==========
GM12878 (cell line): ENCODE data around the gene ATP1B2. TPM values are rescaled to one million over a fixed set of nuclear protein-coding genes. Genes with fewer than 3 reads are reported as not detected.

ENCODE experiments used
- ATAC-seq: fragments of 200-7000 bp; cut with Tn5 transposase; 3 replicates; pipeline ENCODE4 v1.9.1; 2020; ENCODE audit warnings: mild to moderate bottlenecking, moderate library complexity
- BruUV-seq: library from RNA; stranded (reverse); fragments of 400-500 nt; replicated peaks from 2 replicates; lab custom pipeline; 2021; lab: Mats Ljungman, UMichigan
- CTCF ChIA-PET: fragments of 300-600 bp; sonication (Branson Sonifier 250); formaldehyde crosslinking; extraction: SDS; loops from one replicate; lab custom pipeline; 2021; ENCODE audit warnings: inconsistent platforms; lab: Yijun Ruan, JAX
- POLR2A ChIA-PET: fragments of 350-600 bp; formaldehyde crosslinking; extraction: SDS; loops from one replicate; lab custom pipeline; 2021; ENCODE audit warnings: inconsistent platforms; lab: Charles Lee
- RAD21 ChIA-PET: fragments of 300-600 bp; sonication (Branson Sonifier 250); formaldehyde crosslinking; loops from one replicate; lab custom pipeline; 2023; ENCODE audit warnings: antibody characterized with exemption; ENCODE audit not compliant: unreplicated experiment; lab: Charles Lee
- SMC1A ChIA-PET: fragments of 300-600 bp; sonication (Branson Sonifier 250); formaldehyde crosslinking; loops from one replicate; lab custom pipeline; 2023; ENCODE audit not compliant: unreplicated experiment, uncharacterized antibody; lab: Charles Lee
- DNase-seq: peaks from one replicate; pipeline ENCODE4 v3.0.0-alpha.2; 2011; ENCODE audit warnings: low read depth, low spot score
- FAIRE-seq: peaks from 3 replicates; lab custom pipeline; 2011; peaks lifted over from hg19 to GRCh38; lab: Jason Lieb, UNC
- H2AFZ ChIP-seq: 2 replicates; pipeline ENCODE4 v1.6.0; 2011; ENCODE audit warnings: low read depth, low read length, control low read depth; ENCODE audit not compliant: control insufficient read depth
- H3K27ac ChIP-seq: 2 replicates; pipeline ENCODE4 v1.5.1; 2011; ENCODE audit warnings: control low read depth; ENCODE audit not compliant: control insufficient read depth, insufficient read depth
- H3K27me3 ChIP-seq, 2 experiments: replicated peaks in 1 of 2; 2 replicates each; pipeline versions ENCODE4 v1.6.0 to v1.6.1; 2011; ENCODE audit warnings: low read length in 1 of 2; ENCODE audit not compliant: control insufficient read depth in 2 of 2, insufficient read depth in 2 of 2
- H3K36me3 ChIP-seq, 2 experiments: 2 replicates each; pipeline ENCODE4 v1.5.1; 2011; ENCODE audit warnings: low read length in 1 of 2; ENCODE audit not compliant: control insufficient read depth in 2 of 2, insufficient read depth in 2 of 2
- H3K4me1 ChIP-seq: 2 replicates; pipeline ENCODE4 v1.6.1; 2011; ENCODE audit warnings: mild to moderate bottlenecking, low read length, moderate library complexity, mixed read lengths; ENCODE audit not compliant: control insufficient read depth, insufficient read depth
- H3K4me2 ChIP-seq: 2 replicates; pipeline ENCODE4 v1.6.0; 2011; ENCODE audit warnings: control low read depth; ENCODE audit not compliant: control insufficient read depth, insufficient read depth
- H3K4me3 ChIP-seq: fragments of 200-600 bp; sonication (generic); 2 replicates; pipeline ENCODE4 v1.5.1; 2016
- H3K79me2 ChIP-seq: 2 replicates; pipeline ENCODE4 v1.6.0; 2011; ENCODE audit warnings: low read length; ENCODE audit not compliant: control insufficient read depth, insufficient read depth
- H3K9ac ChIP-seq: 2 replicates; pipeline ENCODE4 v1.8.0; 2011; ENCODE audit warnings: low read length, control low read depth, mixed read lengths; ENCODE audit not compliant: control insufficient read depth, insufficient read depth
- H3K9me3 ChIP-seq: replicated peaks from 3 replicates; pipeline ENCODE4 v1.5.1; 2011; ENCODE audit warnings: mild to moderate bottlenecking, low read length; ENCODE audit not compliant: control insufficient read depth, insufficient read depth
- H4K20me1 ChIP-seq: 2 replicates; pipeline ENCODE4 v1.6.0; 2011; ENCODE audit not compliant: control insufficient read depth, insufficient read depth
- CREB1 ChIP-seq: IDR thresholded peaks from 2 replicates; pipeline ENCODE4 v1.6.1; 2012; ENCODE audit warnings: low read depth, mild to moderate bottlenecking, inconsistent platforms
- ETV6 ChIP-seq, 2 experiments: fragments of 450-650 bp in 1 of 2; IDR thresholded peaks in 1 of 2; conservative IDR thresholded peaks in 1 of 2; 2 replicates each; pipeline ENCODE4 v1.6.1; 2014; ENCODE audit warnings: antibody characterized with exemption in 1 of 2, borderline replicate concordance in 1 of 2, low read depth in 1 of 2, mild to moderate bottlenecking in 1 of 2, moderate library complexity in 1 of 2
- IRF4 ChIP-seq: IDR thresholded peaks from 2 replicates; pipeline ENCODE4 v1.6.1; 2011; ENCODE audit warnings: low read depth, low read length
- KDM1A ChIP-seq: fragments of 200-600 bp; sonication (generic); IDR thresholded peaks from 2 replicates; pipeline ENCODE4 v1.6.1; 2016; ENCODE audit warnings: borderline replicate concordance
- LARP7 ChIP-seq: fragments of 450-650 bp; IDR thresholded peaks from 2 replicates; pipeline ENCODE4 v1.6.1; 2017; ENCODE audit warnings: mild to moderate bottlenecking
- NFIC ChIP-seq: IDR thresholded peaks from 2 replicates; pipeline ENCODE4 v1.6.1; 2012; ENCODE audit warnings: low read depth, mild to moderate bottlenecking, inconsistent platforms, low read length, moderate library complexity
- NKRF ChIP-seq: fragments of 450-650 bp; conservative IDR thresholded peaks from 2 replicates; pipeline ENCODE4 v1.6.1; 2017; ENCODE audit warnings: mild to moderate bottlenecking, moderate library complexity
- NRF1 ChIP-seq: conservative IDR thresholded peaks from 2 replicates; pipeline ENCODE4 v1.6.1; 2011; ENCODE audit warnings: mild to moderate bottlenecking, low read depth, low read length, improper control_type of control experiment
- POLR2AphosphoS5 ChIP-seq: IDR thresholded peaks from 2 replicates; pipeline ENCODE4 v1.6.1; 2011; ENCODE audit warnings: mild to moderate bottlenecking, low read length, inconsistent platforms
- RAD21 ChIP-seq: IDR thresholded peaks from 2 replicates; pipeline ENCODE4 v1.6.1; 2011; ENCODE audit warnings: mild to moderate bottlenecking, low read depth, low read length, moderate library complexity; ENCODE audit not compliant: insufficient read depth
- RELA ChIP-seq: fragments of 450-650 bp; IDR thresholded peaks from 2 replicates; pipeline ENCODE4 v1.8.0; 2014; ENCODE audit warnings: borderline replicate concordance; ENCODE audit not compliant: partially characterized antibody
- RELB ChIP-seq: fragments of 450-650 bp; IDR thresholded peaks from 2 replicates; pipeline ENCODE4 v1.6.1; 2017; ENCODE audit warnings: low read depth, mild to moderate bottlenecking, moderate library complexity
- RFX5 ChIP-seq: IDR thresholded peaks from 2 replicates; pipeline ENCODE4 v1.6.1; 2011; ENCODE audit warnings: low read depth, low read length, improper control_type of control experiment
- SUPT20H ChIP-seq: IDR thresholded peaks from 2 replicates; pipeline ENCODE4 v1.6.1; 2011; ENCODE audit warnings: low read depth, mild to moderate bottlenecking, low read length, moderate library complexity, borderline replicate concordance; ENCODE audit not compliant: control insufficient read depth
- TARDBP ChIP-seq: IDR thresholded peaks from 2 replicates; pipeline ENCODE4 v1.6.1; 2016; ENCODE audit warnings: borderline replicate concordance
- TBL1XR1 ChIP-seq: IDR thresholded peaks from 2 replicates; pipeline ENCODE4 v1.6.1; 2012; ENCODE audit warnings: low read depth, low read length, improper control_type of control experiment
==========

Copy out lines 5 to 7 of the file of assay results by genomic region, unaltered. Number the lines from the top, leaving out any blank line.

- CTCF ChIA-PET: fragments of 300-600 bp; sonication (Branson Sonifier 250); formaldehyde crosslinking; extraction: SDS; loops from one replicate; lab custom pipeline; 2021; ENCODE audit warnings: inconsistent platforms; lab: Yijun Ruan, JAX
- POLR2A ChIA-PET: fragments of 350-600 bp; formaldehyde crosslinking; extraction: SDS; loops from one replicate; lab custom pipeline; 2021; ENCODE audit warnings: inconsistent platforms; lab: Charles Lee
- RAD21 ChIA-PET: fragments of 300-600 bp; sonication (Branson Sonifier 250); formaldehyde crosslinking; loops from one replicate; lab custom pipeline; 2023; ENCODE audit warnings: antibody characterized with exemption; ENCODE audit not compliant: unreplicated experiment; lab: Charles Lee